‘Black Route’ is only viable way forward for economic well-being
Leading enterprise academic Professor Brian Morgan on why the Welsh Government just has to get on and deliver the M4 relief road
BACK in the summer of 2009 then Economy Minister Ieuan Wyn Jones cited “rising costs” as a reason to axe the planned M4 relief road.
However, his statement continued: “We will be implementing a series of practical improvements to ensure those using this route will benefit from improved traffic flow at considerably less cost.”
Unfortunately, 10 years later, and after applying various “sticking plasters”, no-one has benefited from “improved traffic flow” around Newport. The problem of congestion has simply got worse. Even the main proponent of the alternative (and cheaper) Blue Route agrees that.
Last year transport expert Professor Stuart Cole, an advocate of the Blue Route, said: “There is a consensus that additional capacity is required to cope with peakperiod traffic congestion on the M4 around Newport.”
No-one is arguing that the current congested state of the M4 is acceptable. It is out-of-date, performs poorly and it will require significant and costly upgrades over the next few years – resulting in more chaos and damage to the reputation of Wales as a place to invest.
Firstly, it is worth emphasising that the Blue Route option using the existing Southern Distributor Road (SDR) around Newport is dead in the water.
Local MP Paul Flynn said: “The Blue Route ‘solution’ would be worse for Newport than no change. It would destroy the function of the SDR by piling M4 traffic on to a route that’s already full to capacity at peak times. The M4 Black Route is the only game in town. The public inquiry will have to give a straight forward yes or no to this – no-one will be fooled again by political statements like ‘we will improve traffic flow on the M4 at considerably less cost’.”
Three broad elements have emerged from the public inquiry
The Welsh Government has put a robust case in favour of the Black Route. It admits that the new road would cost around £1.4bn (although this could change if it succeeds in exempting it from VAT) but it insists that the “costs of investment will be more than offset by the improvements in transport, economic efficiency, safety and carbon emissions”.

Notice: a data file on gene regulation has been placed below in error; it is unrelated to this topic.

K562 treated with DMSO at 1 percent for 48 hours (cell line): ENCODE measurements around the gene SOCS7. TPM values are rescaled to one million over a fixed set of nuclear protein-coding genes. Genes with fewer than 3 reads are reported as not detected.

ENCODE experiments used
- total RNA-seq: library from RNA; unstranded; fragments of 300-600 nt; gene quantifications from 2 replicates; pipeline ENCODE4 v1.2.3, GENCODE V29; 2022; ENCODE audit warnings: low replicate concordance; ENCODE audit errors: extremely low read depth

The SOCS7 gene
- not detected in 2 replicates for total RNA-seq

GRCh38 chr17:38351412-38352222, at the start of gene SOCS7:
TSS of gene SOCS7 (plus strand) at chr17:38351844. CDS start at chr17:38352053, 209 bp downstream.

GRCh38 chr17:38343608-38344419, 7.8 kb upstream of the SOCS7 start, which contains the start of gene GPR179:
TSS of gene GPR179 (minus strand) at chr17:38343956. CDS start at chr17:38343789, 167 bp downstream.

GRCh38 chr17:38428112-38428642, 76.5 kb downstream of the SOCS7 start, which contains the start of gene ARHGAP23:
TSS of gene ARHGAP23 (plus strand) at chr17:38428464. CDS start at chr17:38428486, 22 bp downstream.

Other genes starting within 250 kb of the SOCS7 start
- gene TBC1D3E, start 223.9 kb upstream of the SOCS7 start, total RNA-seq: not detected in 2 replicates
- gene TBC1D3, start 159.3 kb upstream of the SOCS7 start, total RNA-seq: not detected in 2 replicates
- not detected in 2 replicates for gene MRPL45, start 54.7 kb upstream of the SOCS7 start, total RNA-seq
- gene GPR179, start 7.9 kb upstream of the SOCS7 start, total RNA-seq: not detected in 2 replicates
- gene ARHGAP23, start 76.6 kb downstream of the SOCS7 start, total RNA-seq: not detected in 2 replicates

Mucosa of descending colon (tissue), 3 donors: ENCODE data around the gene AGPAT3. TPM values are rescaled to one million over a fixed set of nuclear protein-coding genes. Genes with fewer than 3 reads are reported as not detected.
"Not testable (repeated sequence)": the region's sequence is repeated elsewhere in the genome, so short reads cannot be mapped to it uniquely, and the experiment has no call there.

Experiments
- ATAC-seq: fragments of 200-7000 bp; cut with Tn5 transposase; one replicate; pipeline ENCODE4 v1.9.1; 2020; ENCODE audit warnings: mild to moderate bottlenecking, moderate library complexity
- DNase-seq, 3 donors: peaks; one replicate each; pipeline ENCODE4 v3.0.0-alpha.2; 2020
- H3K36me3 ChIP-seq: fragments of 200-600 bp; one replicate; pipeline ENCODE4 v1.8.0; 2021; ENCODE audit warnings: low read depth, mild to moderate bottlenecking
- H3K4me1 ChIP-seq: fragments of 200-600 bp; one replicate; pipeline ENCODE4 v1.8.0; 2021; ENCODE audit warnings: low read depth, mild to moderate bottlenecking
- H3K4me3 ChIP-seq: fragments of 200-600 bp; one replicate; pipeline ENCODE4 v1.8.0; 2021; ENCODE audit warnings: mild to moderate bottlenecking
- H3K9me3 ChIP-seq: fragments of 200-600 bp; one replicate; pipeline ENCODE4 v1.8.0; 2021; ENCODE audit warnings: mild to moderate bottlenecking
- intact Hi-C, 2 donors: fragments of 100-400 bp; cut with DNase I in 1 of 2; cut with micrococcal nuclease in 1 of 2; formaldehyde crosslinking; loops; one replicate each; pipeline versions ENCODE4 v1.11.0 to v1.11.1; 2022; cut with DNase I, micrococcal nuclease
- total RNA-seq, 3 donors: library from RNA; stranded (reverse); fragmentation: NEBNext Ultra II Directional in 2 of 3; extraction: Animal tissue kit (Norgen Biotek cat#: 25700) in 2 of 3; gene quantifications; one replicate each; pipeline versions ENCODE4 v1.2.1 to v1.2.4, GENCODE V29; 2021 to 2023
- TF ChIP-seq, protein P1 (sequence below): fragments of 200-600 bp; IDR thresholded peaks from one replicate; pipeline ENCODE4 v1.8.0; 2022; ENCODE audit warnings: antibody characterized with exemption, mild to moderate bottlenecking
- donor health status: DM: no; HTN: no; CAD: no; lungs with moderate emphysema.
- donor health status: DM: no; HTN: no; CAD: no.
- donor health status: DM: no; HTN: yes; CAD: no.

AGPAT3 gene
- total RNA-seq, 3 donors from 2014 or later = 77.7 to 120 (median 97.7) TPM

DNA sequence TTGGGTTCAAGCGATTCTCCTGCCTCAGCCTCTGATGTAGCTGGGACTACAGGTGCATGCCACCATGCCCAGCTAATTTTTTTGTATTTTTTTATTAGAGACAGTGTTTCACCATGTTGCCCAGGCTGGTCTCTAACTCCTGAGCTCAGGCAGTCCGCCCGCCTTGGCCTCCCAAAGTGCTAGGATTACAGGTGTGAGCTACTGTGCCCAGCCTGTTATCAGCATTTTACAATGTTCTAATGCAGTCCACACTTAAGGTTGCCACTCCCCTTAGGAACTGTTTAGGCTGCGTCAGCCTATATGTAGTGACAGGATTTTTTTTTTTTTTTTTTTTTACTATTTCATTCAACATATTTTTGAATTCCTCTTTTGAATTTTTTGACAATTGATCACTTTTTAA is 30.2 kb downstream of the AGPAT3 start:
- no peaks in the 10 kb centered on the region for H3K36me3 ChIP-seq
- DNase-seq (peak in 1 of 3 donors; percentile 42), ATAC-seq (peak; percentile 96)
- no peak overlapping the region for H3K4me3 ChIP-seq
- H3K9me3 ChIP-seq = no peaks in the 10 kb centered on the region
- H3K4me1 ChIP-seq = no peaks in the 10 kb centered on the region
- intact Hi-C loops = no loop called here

The Welsh Government’s position has been supported by most of the business community, from Pembrokeshire to Monmouthshire (with the CBI and IoD in particular calling for an early commitment in favour of the Black Route).
The Welsh Government’s position has been opposed by the Future Generations Commissioner, Sophie Howe and many others (but by hardly any businesses) both on environmental grounds and with the claim that the Black Route is not consistent with the Future Generations Act (FGA).
Recently the Chancellor of the Exchequer raised the stakes by proposing greater borrowing powers (a further £300m) for the Welsh Government to enable the M4 relief road to be built.
With most of the evidence in place, we are told that the First Minister will make an announcement before he steps down from office in December.
For the Black Route option to proceed, we must ensure that the wider economic benefits are fully appreciated and explain why the benefits outweigh the costs.
In my opinion, both the economic and environmental arguments in favour of the Black Route have been made very convincingly. The economic arguments are particularly strong.
Few contributors to the inquiry have argued against the proposition that improvements to the M4 would help raise Welsh economic performance by providing better access to markets. There is a consensus that the new M4 would ease congestion and bring significant economic benefits. There are very few economic arguments against it. The long list of objections to the inquiry (around 400 letters) provide almost no evidence of economic disbenefits (other than comments that the money might be better used elsewhere). The vast majority of objectors highlight environmental issues.
This is unsurprising – the economic argument that improved transport links and less congestion would worsen the Welsh economy is illogical. It would lead to the conclusion that the best way to improve the Welsh economy would be to worsen transport links. Which is nonsense.
In general, the greater the cost of commuting within a region, the lower is labour productivity. The M4 Black Route would reduce commuting costs, provide better access to markets – both inside and outside Wales – and give rise to a larger and more effective labour market. These improvements in connectivity taken together would lead to an increase in productivity and unlock further employment and investment opportunities. It would certainly increase the attractiveness of Wales as a business location.
Currently, 100,000 people commute every day to Cardiff and Newport, most of whom commute by car and are inconvenienced by congestion. The South Wales Metro, by encouraging a modal shift from cars to public transport, has an important role to play in reducing congestion. But the Metro is complementary to the Black Route, not a substitute for it. At best, the Metro would achieve a modal shift of around 10%-20% and it would do nothing to improve access to markets in England and wider afield. Both projects should definitely go ahead,